Here we go again. The NYT told readers:

"A quarter of private plan enrollees are ages 18 to 34, who tend to have lower medical costs and their premiums are needed to help pay for the higher costs of insuring older and sicker consumers."

In the real world outside of wonkville wisdom the age of enrollees makes little difference to the finances of the program. It will matter if there is a skewing by health conditions. The logic is simple and straightforward. A healthy 60-year old and a healthy 25-year old both cost the system almost nothing. The healthy 60-year old will on average pay premiums that are three times as high. This is why the system needs healthy 60-year olds at least as much as it needs healthy 25-year olds.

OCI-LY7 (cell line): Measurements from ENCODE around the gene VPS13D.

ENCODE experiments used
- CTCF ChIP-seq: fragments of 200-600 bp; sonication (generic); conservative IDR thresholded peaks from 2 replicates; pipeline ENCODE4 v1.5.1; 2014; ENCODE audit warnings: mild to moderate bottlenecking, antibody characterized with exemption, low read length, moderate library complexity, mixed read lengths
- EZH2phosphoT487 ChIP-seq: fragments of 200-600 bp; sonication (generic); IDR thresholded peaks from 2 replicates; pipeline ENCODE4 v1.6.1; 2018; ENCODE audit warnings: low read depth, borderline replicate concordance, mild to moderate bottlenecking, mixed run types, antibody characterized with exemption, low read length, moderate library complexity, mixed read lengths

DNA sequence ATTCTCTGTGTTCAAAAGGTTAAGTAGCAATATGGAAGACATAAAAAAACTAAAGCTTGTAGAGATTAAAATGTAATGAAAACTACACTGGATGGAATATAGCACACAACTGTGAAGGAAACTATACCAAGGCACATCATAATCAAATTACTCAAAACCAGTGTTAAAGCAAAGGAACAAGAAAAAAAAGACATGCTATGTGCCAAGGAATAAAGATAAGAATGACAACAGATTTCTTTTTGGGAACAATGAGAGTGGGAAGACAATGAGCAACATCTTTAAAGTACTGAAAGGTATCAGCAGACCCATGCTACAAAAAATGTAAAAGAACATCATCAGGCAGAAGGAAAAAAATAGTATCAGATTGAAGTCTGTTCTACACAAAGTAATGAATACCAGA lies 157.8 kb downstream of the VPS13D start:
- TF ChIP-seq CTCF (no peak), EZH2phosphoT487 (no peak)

A short analysis from the Kaiser Family Foundation goes through the arithmetic, but apparently they don't have access at the NYT.

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